Accessorial Charges in Truckload and LTL Freight
What are accessorial charges?
Accessorial charges are any additional expenses a customer incurs that go beyond the normal procedures when shipping truckload or less-than-truckload (LTL) goods. For example, let’s say you’re moving some restaurant equipment into a strip mall. Because of the complexity of the shipment, which would require the driver to unload the shipment and deliver it inside the building, the carrier will apply an additional fee. While the cost of accessorial charges varies by carrier, knowing some of the most common fees and how they occur can help you prepare your budget.
Common accessorial charges
Most accessorial charges are tied to services at the origin or destination as part of your final bill, so it’s best to pay close attention to every detail so you can provide accurate information to the carrier. The following examples are some of the most common accessorial charges:
Ground pickup or delivery
When a shipment arrives at a location without a loading dock, a lift gate or other means of transferring the freight from the trailer to the ground is required. Lift gate equipment isn’t common on standard 28- or 53-foot trailers, so be sure you know the specifics of your destination’s loading area and communicate that back to the carrier. This way they come with the right equipment.
Over dimensional goods
It’s crucial for a carrier to know upfront if the freight they’re transporting exceeds the size or weight limit of a standard shipment. Without reporting over dimensional measurements, the carrier will have to adjust appropriately on site and you’ll likely face an additional fee.
Limited access pickup or delivery
A carrier may levy this fee if they’re picking up or delivering to a location with limited access such as schools, military bases, prisons or construction sites. Delivering to these locations could be more challenging because they may not have loading docks, or they may require security inspections prior to entry.
Inside delivery or pickup is a fee for having a carrier deliver or pick up a shipment that goes beyond the tailgate of the trailer utilized. This service may be requested by either the shipper or the consignee and will be provided at an additional charge.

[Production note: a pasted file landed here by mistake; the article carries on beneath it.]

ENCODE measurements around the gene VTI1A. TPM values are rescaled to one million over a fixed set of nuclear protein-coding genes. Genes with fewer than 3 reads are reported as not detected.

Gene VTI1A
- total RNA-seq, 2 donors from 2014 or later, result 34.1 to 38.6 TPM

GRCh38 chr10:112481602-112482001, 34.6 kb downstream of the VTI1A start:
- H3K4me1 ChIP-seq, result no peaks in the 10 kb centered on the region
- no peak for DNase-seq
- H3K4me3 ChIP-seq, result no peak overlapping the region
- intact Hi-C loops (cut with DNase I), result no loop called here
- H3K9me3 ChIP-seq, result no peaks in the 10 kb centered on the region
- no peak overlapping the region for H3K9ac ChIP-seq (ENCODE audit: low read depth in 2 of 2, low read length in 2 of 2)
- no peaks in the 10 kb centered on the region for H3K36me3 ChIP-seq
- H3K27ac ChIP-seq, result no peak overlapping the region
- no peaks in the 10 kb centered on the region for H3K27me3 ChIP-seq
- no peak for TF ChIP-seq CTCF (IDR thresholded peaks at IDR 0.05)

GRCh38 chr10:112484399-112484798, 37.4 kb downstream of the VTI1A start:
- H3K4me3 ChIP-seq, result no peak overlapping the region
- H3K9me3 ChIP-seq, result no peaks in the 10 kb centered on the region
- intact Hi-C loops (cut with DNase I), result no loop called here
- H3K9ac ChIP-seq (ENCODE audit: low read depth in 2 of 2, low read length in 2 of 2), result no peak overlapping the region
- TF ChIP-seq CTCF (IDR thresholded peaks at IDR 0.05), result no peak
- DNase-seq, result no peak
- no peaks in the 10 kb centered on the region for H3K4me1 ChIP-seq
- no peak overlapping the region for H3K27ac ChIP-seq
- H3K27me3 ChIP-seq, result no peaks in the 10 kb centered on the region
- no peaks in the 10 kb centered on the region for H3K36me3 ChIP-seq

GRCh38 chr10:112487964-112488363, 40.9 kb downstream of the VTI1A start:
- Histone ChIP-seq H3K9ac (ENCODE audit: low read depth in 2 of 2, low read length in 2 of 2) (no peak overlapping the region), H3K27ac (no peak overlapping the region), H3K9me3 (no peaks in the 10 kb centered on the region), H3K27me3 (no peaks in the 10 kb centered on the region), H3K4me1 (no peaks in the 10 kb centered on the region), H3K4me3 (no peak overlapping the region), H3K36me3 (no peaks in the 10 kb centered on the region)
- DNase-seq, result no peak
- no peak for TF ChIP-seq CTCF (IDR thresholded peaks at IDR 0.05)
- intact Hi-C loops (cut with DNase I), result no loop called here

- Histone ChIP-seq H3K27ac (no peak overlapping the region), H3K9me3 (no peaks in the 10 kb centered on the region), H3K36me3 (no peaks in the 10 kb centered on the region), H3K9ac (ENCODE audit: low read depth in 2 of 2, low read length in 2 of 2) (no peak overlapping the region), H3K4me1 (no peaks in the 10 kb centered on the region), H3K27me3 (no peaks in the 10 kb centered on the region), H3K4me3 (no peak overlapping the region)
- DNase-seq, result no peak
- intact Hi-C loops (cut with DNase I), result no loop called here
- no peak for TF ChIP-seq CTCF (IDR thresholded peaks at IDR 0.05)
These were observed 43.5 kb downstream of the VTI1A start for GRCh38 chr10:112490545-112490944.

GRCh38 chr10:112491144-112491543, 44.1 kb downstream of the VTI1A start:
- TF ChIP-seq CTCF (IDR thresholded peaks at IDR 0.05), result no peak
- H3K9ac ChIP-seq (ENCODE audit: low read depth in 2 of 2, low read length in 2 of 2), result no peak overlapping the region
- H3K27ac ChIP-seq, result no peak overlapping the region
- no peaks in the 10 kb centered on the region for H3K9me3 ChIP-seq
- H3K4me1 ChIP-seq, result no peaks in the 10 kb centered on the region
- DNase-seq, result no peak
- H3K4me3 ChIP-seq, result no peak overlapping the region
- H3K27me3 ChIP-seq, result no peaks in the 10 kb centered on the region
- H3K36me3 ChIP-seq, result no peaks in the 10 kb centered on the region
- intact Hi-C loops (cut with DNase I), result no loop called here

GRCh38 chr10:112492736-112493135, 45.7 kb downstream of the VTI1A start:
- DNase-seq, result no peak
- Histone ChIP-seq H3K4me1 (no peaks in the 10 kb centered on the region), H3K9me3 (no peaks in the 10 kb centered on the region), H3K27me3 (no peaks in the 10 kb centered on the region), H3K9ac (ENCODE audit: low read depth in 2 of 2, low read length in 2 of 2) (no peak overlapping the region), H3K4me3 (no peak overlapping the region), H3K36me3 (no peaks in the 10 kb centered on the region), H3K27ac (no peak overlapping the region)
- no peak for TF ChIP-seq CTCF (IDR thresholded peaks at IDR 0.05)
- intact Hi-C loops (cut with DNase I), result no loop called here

Change in weight or description fee
If the correct weight or description is not specified on the bill of lading, the carrier may assess an additional fee for their correction.
These charges typically occur when a shipment has two or more destinations. Multiple destinations require a driver to make several stops along the way, which could cause a delay for the other shipments they’re carrying.
If a carrier has to travel into a residential area to deliver freight (whether it be a home address or a business), a residential delivery charge may apply. This is because of the complex nature and extra time needed to navigate a truck through a residential zone.
A lumper fee is assessed when a third-party service is used to load or unload the contents of the trailer. The fee is common in the grocery distribution and the food warehousing industry.
If the carrier is delayed for any reason, detention charges may apply. Some detention time will be embedded into the shipping contract, but this charge typically begins when the driver is detained beyond the time noted.
If you need the carrier to hold your freight at their service center for a specific time period, you may incur extra charges. Additional expenses may apply because your goods are taking up space in their warehouse and equipment, which disables them from moving other shipments.
How to prepare
Gaining an understanding of what charges you may incur can help you prepare. Follow these tips to ensure you’re effectively managing your shipment and avoiding unnecessary fees:
- Describe the freight being moved. Knowing what you’re shipping and informing the carrier of this will help them determine what services you need.
- Accurately measure and weigh shipments. Providing exact measurements to your carrier beforehand helps to create a more accurate shipping rate.
- Be thorough on your bill of lading. The more descriptive you can be on your bill of lading, the more precise your pricing will be. Try to provide your carrier with details such as complete addresses, the type of building or business where the freight will be delivered, and any points of contact the carrier might need.
- Know your National Motor Freight Classification (NMFC) freight classification. Misclassified freight can lead to additional fees.
- Ask how the freight should be handled. Will your freight require special handling or additional equipment like lift gates, pallet jacks or forklifts to be loaded or unloaded? Let your carrier know in advance.
If you have questions about specific accessorial charges related to your shipments or you need assistance optimizing your supply chain to avoid unexpected costs associated with accessorial charges, the trained professionals at ArcBest® are available to help. Call 800-610-5544 or leave a comment below for more information.